Sony has had a blatant internal conflict for years, between its entertainment operations and its technologists. The entertainment people have succeeded in crippling the technology -- notably the absolute refusal until recently to allow the use of the MP3 format in its music players -- and have helped make Sony less relevant in the gadget world.
NY Times: Shakeup at Sony Puts Westerner in Leader's Role. The board of the Sony Corporation of Japan named Sir Howard Stringer its chairman and chief executive today, an unusual instance of a leading Japanese company turning to a foreigner to fill a top position, the company said in Tokyo. Sir Howard, a Welsh-born former television news journalist, runs Sony Corporation of America and has helped revive the company's music and movie businesses in the United States. He will succeed Nobuyuki Idei, Sony's current chairman and chief executive, who had planned to retire next year after Sony's 60th anniversary.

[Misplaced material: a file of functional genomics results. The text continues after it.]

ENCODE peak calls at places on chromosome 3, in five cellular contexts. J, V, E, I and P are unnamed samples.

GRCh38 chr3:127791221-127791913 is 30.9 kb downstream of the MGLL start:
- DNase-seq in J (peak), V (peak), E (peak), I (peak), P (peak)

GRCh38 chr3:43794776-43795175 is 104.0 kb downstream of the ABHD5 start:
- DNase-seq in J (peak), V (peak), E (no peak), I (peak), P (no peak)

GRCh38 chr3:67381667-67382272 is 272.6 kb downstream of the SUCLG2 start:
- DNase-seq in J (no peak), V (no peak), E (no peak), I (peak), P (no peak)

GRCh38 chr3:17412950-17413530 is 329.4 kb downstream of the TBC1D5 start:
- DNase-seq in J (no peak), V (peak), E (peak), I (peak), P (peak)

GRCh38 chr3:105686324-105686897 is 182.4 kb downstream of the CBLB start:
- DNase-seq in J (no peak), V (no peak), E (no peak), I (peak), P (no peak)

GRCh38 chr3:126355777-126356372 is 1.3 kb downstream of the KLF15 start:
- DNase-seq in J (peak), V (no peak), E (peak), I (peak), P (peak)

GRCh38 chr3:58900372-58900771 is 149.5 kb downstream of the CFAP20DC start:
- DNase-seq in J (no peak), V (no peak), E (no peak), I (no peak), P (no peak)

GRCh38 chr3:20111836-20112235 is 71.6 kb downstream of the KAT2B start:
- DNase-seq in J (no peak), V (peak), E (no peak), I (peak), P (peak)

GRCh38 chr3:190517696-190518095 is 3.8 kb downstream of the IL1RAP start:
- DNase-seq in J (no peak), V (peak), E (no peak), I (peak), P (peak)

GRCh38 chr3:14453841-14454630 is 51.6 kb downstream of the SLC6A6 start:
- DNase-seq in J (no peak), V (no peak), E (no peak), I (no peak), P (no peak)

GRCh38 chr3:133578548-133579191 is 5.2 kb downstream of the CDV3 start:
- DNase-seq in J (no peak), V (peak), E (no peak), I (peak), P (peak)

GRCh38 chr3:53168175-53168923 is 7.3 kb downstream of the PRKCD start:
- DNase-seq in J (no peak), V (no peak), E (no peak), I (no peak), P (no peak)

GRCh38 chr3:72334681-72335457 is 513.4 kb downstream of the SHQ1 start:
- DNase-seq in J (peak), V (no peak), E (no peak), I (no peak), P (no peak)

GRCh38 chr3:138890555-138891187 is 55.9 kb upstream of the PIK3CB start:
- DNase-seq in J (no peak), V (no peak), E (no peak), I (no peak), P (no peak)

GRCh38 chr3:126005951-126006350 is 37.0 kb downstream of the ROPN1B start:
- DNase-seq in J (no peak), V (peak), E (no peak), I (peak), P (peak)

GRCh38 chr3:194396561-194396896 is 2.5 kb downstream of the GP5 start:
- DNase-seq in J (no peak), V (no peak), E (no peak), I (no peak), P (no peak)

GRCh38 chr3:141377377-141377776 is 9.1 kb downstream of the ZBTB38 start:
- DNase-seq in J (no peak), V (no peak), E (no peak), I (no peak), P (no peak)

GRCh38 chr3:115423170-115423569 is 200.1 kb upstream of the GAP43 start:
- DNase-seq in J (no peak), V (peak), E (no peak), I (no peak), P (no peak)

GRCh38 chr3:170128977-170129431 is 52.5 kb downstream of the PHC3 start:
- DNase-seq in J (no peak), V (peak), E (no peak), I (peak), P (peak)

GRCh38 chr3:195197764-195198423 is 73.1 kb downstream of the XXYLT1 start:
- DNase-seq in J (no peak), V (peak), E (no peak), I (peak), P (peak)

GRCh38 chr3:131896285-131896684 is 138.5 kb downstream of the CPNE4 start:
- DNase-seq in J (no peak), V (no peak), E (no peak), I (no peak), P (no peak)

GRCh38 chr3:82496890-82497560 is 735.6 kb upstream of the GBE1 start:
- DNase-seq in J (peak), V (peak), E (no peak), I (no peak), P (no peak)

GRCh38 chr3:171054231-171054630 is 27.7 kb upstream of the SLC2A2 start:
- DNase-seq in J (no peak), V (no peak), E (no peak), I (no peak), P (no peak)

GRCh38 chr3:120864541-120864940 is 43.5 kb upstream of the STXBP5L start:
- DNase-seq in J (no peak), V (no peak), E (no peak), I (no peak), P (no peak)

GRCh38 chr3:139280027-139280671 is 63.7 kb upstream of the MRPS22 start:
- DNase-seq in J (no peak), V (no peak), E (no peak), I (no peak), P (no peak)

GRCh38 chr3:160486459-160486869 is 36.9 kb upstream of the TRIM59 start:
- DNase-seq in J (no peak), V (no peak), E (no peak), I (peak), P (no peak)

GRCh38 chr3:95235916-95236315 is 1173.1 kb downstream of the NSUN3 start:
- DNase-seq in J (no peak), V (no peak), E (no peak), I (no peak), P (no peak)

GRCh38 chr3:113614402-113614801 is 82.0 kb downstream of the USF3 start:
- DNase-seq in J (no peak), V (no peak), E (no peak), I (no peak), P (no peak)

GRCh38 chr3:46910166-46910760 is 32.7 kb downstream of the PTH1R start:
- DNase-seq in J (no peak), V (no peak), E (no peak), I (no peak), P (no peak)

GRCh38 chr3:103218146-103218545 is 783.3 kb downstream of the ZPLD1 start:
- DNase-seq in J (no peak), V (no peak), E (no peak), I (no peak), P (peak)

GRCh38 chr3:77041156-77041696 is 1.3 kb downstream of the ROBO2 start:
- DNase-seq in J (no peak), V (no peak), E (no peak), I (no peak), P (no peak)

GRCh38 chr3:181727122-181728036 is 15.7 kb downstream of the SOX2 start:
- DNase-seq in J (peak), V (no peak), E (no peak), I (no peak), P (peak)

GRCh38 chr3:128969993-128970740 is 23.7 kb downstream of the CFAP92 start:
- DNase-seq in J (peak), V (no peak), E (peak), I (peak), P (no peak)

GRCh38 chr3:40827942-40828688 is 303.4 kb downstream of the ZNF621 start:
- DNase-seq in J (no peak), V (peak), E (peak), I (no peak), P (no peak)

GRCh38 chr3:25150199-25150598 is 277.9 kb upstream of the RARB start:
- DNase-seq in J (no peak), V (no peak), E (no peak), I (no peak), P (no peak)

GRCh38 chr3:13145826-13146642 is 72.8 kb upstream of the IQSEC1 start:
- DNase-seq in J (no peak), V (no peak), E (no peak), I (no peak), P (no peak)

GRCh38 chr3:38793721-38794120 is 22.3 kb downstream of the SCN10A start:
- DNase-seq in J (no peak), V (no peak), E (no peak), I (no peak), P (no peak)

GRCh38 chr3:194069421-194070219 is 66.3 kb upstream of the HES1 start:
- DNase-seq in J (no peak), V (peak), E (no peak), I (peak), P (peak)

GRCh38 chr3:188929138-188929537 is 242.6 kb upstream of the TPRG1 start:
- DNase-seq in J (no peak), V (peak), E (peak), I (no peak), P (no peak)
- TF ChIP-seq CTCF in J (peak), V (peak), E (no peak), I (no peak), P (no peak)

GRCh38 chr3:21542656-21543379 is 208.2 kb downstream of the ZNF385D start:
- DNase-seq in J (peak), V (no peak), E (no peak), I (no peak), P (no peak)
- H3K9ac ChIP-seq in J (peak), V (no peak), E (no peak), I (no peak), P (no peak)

Stringer is one of the leaders of an entertainment cartel that uses copyright law to thwart innovation that it can't control or veto. His appointment to the head of Sony means, simply, that the entertainment side controls the company.